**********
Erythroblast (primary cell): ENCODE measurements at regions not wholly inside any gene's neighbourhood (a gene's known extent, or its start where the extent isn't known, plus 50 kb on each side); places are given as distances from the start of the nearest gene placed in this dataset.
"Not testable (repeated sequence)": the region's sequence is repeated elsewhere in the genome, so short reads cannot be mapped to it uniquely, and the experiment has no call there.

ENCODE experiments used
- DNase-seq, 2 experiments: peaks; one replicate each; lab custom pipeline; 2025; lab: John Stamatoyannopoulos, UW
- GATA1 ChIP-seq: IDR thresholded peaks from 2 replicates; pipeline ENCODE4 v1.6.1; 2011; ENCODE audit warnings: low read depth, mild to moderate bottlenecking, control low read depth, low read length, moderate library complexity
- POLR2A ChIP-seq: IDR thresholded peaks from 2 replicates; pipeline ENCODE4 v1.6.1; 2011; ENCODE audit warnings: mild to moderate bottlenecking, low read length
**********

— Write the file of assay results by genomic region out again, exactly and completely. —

Erythroblast (primary cell): ENCODE measurements at regions not wholly inside any gene's neighbourhood (a gene's known extent, or its start where the extent isn't known, plus 50 kb on each side); places are given as distances from the start of the nearest gene placed in this dataset.
"Not testable (repeated sequence)": the region's sequence is repeated elsewhere in the genome, so short reads cannot be mapped to it uniquely, and the experiment has no call there.

ENCODE experiments used
- DNase-seq, 2 experiments: peaks; one replicate each; lab custom pipeline; 2025; lab: John Stamatoyannopoulos, UW
- GATA1 ChIP-seq: IDR thresholded peaks from 2 replicates; pipeline ENCODE4 v1.6.1; 2011; ENCODE audit warnings: low read depth, mild to moderate bottlenecking, control low read depth, low read length, moderate library complexity
- POLR2A ChIP-seq: IDR thresholded peaks from 2 replicates; pipeline ENCODE4 v1.6.1; 2011; ENCODE audit warnings: mild to moderate bottlenecking, low read length